WORKPLACE RELATIONS SPECIALISTS 
A number of key issues have a negative impact on effective change management. 
 
Organisational issues 
Individual change initiatives are not always done as part of a wider coherent change plan. For example, a change that considers a new structure, but fails to establish the need to introduce new systems or processes to support such a structure, is less likely to succeed. 
 
Lack of effective project management and programme management disciplines can lead to slipped timings, achieving desired outcomes and ensuring that the projects do deliver as planned. Insufficient relevant training, for example in project management, change management and leadership skills, can all impact negatively on the effectiveness of any change initiative. 
 
Poor communication can be linked to achieving effective change in various ways. For example, imposed change can lead to greater employee resistance (see below). 
 
Change initiatives can also be over-managed, with too much energy spent on project management and too little on enacting change. 
 
Finally, lack of effective leadership is an inhibitor of effective change. 
 
Individual and group resistance to change 
Resistance to change can be defined as an individual or group engaging in acts to block or disrupt an attempt to introduce change. Resistance is not necessarily negative, as it may be a clear signal that the change initiative requires rethinking or reframing (see below). Resistance itself can take many different forms from subtle undermining of change initiatives and withholding of information to active resistance, such as through strikes.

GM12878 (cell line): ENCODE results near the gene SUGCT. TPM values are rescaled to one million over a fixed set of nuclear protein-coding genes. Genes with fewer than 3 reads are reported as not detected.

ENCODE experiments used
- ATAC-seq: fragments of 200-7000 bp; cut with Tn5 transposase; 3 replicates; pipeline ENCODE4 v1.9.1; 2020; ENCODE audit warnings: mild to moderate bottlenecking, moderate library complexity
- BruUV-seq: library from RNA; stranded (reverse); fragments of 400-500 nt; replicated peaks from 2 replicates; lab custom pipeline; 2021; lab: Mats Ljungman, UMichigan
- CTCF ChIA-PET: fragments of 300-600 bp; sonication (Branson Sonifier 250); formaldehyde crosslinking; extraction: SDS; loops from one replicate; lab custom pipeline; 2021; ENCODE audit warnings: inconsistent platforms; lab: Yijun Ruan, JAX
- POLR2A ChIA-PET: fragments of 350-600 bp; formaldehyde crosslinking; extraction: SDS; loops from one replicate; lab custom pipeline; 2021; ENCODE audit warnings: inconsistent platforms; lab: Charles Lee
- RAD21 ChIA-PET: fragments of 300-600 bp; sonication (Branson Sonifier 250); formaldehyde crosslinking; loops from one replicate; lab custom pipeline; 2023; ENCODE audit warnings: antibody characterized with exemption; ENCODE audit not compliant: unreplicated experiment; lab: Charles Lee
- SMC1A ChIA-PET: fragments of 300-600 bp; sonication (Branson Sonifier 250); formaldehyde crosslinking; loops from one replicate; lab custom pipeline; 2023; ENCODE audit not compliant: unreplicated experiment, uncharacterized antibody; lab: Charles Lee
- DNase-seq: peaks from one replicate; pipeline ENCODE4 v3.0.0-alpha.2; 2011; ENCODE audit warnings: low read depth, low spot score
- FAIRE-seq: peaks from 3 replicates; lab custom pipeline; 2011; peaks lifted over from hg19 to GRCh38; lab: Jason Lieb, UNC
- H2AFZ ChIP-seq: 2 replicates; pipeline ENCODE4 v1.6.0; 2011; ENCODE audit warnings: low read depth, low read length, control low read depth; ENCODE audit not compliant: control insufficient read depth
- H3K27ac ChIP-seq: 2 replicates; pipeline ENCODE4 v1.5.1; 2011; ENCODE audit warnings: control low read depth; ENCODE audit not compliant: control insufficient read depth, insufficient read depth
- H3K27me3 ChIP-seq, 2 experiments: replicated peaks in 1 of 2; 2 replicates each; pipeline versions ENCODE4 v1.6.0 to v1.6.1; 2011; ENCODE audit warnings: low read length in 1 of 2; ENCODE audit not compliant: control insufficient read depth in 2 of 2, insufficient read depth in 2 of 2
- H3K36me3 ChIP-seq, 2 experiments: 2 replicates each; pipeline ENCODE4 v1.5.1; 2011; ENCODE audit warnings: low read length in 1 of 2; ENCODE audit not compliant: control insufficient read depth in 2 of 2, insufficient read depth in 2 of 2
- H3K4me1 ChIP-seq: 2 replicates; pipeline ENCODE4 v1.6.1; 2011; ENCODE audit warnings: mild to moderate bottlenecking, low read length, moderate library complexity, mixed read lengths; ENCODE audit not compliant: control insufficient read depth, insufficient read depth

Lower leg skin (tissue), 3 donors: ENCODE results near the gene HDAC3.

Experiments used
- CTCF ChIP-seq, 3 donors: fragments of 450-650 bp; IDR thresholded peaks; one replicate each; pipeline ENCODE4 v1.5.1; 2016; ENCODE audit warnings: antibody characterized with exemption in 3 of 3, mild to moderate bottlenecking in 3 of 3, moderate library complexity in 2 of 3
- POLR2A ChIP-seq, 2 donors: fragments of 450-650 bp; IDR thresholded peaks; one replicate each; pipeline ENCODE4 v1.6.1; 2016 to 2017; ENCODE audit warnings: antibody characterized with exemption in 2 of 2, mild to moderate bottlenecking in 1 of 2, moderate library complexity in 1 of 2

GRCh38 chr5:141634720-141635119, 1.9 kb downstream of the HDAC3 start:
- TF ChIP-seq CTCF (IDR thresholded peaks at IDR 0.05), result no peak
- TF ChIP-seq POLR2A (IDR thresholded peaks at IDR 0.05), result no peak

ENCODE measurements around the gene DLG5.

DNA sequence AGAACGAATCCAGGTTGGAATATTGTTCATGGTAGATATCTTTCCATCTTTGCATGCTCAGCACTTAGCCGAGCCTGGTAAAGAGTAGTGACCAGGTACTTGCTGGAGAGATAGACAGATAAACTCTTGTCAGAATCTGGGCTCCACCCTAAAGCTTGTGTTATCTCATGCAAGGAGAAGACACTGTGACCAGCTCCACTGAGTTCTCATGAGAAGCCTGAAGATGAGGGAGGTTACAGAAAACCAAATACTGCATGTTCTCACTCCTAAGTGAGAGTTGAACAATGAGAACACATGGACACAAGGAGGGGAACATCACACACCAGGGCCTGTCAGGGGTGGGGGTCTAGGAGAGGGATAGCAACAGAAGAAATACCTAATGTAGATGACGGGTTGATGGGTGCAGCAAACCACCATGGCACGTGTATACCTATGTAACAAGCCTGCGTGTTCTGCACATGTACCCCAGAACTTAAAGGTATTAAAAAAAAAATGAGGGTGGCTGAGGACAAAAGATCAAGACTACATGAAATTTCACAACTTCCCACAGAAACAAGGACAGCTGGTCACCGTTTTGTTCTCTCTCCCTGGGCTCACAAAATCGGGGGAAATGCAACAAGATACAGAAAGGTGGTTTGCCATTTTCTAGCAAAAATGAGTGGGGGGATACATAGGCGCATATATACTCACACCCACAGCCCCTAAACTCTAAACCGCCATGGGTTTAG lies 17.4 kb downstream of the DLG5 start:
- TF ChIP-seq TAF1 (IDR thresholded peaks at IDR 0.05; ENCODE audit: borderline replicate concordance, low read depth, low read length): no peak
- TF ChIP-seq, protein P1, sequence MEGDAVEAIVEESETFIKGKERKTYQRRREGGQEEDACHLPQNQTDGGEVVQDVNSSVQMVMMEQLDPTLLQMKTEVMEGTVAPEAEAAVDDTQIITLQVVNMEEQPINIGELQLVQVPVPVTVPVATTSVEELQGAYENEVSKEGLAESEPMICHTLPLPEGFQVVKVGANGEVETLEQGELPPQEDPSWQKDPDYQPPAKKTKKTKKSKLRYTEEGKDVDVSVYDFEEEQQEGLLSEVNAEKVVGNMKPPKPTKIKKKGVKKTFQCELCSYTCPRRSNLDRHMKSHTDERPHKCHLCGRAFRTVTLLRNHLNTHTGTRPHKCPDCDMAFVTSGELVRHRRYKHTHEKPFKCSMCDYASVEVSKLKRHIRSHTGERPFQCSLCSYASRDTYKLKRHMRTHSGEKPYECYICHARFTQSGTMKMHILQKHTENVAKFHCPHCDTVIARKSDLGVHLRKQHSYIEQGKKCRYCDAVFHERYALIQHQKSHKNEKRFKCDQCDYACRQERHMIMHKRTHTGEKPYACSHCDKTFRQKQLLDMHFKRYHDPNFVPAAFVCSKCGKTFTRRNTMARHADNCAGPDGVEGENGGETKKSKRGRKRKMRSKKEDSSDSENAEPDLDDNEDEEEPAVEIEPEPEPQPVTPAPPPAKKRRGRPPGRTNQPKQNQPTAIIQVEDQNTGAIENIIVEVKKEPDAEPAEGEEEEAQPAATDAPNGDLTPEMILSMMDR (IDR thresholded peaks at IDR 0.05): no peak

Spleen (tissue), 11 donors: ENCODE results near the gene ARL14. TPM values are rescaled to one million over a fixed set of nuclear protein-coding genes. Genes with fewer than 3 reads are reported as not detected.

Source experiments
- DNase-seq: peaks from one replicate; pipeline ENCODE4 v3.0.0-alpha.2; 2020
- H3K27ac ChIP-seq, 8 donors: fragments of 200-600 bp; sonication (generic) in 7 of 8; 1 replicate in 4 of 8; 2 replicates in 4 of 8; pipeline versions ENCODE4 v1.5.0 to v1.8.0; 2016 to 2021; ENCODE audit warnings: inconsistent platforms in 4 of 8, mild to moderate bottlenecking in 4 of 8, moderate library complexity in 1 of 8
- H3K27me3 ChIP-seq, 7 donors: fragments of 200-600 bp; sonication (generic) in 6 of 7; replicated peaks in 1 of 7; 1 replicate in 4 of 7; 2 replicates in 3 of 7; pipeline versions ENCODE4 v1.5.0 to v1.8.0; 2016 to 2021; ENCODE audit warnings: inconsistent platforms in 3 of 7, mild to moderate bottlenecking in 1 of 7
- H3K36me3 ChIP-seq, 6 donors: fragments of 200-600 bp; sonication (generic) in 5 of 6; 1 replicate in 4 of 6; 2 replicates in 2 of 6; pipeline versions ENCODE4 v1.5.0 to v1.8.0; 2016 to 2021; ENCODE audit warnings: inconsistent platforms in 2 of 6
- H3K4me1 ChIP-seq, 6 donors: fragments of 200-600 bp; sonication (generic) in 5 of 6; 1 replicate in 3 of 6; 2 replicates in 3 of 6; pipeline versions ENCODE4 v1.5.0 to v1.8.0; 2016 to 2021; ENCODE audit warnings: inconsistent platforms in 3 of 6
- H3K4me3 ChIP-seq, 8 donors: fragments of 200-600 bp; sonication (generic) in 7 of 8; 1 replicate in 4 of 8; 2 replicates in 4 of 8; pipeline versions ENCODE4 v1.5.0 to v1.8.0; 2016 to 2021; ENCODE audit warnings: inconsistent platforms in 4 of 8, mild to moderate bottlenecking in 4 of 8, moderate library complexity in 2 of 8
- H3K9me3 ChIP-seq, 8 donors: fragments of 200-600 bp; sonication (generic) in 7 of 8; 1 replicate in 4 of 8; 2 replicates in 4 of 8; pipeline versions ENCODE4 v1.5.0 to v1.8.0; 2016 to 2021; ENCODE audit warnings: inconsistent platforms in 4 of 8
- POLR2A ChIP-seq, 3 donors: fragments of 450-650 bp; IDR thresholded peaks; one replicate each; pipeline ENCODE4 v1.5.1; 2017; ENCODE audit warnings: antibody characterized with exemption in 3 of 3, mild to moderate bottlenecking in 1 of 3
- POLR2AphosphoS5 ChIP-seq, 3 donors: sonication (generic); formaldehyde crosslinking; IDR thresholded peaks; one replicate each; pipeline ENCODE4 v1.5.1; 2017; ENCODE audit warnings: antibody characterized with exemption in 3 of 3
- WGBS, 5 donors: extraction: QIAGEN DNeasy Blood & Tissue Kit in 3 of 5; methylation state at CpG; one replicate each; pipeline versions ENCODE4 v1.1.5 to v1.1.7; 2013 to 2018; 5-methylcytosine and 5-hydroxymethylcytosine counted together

There are two broad types of resistance: 
Resistance to the content of change. For example to a specific change in technology, or to the introduction of a particular reward system. 
Resistance to the process of change. This concerns the way a change is introduced rather than the object of change in itself. For example, management re-structure of jobs without prior consultation of affected employees. 
 
Reasons for resistance include: loss of control, shock of the new, uncertainty, inconvenience, threat to status and competence fears. It's important not to assume that resistance is negative, and to try to diagnose the cause of employee resistance as this will help determine the focus of effort in trying to address the issue. 
 
Our Neuroscience in action research suggests that ‘resistance to change’ may in fact be a deep rooted threat response, designed to keep us safe. 
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Tagged as: Change Management
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